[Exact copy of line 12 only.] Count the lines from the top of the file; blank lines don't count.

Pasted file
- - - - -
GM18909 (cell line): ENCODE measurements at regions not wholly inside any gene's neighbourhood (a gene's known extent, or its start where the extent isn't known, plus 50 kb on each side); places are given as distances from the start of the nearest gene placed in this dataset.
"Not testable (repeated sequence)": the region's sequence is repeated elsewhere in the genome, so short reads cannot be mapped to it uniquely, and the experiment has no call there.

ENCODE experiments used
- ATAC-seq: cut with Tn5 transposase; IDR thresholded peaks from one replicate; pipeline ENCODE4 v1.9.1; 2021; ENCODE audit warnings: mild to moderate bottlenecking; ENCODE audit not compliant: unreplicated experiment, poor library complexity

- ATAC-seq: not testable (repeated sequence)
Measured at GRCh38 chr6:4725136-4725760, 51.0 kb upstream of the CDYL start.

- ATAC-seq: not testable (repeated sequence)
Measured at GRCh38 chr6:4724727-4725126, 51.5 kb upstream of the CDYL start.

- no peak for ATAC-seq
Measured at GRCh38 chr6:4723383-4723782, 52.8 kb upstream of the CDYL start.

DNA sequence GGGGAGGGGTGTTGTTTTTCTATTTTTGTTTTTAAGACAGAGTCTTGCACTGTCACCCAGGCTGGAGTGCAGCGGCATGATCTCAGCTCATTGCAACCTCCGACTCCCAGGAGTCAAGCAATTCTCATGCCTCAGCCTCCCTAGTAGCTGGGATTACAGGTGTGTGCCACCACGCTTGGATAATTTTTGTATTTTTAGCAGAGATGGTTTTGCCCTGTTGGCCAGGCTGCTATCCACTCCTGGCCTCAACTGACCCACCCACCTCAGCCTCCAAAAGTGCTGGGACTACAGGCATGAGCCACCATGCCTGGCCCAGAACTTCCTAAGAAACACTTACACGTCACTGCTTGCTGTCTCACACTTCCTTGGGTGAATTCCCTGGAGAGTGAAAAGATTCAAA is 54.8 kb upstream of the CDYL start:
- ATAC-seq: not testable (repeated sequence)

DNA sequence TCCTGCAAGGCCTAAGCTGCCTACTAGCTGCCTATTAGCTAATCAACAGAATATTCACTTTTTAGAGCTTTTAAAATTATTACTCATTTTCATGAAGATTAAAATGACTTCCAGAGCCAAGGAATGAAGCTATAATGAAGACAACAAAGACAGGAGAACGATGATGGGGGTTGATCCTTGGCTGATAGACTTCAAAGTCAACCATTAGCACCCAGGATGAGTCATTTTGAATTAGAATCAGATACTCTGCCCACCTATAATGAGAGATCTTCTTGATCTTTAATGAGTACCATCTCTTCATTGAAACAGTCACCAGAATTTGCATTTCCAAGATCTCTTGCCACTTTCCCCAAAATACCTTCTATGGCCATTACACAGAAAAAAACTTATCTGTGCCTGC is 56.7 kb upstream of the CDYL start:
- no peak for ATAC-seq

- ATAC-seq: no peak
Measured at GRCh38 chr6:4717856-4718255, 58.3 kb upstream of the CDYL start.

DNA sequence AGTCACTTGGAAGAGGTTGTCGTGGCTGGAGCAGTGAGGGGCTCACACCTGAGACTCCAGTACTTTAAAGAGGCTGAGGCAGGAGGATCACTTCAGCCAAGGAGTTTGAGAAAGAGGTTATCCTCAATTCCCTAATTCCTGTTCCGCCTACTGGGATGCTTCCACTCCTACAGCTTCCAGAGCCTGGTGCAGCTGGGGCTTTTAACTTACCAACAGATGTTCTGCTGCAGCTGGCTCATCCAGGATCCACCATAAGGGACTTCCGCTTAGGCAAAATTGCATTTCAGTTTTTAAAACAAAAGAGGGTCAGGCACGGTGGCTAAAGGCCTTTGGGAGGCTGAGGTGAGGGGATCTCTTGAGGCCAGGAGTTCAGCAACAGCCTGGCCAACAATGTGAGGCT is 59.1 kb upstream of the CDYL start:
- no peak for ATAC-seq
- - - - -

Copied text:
- ATAC-seq: not testable (repeated sequence)